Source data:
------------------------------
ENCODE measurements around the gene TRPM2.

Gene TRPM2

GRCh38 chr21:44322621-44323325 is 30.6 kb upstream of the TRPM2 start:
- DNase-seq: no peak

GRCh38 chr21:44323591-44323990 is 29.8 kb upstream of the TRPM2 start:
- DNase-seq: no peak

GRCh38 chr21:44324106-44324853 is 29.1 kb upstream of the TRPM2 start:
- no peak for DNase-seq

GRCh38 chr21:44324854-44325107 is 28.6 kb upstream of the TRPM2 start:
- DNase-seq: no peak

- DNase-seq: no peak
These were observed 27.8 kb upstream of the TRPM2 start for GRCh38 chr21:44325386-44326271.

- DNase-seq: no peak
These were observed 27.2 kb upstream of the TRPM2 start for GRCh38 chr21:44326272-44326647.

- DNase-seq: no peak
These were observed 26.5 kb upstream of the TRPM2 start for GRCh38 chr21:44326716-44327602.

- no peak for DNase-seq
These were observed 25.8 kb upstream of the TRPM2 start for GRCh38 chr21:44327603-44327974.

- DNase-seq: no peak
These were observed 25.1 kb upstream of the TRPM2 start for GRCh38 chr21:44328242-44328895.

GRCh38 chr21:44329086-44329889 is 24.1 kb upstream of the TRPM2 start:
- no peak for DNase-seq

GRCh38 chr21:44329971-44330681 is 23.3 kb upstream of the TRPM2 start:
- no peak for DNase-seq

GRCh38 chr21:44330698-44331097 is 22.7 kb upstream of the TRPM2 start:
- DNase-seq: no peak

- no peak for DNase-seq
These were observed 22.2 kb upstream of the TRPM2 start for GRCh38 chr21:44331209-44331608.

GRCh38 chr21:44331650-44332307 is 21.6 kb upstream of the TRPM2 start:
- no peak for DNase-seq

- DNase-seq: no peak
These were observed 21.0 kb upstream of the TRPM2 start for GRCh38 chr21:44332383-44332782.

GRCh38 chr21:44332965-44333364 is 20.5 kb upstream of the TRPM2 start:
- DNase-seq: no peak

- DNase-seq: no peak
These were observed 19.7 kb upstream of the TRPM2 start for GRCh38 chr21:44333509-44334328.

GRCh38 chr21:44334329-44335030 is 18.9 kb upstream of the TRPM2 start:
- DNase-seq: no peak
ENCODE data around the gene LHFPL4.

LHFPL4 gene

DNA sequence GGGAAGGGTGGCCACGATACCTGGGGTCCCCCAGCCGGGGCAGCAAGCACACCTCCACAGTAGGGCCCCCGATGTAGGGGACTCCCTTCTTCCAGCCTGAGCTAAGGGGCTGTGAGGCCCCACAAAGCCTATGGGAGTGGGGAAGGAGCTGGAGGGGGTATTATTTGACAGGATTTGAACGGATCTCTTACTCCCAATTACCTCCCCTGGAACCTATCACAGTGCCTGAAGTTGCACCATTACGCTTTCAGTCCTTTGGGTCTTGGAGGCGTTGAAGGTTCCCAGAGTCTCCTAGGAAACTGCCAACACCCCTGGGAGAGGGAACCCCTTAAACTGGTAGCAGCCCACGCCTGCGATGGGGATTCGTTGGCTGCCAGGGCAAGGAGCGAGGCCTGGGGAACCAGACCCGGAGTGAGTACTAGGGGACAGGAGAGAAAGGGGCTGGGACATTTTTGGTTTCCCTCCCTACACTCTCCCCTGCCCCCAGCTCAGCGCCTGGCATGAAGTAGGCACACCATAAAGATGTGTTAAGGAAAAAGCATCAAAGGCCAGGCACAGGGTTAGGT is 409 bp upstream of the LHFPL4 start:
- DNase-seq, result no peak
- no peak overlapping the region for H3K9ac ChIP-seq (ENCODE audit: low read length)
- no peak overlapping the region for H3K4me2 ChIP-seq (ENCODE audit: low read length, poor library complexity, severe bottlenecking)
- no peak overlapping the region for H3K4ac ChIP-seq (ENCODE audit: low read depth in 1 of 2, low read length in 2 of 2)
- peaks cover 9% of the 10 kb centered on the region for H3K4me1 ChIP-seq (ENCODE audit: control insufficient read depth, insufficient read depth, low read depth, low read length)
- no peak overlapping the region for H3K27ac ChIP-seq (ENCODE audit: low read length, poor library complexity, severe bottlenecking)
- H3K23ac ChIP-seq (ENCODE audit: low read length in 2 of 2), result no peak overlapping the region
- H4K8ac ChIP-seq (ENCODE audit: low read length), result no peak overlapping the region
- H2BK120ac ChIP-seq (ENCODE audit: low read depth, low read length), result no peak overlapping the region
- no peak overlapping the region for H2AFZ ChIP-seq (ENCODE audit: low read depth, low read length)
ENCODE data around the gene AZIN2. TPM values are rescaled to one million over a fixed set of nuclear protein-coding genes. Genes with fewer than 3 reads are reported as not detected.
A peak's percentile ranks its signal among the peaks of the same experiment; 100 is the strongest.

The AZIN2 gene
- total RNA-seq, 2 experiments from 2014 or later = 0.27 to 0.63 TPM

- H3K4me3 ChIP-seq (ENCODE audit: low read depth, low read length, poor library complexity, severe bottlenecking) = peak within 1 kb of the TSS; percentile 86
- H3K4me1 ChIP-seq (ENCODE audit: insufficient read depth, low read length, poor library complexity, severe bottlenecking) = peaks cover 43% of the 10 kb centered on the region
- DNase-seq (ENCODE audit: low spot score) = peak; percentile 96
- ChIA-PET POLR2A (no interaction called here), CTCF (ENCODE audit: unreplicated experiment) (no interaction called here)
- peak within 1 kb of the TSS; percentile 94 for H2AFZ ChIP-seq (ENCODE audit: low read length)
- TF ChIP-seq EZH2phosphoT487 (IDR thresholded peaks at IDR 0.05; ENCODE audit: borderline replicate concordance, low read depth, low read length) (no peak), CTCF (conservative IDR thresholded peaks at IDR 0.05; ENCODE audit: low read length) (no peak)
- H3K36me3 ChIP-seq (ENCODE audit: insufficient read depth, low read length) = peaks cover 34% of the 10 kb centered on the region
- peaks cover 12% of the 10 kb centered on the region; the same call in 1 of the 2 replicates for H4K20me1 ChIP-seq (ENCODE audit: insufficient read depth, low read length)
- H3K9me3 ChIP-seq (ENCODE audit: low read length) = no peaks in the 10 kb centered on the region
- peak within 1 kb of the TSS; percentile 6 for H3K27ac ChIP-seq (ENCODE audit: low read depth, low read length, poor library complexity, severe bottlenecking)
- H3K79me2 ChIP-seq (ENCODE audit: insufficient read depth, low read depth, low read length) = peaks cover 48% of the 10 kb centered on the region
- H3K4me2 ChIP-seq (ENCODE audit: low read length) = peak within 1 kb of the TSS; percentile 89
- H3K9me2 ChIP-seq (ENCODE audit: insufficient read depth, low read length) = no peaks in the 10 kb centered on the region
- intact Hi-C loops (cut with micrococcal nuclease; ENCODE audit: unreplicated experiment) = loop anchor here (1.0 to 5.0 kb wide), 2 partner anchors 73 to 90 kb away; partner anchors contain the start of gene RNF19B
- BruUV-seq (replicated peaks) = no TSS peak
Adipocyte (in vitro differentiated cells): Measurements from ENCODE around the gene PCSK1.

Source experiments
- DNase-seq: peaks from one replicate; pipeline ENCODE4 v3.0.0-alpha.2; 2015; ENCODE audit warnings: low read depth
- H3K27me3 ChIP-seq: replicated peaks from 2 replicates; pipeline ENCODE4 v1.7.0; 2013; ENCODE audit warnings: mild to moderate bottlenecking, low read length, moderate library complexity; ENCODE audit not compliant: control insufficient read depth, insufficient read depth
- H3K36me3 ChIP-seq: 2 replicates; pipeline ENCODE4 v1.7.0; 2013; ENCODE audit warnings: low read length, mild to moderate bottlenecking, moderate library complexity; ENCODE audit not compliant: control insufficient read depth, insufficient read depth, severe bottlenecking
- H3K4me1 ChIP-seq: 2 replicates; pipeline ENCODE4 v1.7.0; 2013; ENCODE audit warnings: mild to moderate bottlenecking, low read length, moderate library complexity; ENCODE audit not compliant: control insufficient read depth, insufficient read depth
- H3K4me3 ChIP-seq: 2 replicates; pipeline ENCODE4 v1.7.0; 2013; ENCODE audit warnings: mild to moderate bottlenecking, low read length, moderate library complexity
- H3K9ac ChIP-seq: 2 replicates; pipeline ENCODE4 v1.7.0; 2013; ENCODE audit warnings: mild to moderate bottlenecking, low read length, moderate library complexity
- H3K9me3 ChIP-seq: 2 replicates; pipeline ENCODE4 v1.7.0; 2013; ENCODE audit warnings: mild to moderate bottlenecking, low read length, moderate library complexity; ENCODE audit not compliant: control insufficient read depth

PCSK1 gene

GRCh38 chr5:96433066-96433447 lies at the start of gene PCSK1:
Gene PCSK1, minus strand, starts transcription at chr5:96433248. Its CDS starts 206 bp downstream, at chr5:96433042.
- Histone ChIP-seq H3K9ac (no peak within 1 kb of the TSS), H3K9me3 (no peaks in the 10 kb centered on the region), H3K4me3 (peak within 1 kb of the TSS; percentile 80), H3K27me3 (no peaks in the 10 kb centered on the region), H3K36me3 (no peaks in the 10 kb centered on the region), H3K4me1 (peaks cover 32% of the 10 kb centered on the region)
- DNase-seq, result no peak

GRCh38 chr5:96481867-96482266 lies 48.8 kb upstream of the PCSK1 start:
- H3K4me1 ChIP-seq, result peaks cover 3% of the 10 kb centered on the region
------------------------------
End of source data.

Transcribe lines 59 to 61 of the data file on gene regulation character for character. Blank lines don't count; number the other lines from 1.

- ChIA-PET POLR2A (no interaction called here), CTCF (ENCODE audit: unreplicated experiment) (no interaction called here)
- peak within 1 kb of the TSS; percentile 94 for H2AFZ ChIP-seq (ENCODE audit: low read length)
- TF ChIP-seq EZH2phosphoT487 (IDR thresholded peaks at IDR 0.05; ENCODE audit: borderline replicate concordance, low read depth, low read length) (no peak), CTCF (conservative IDR thresholded peaks at IDR 0.05; ENCODE audit: low read length) (no peak)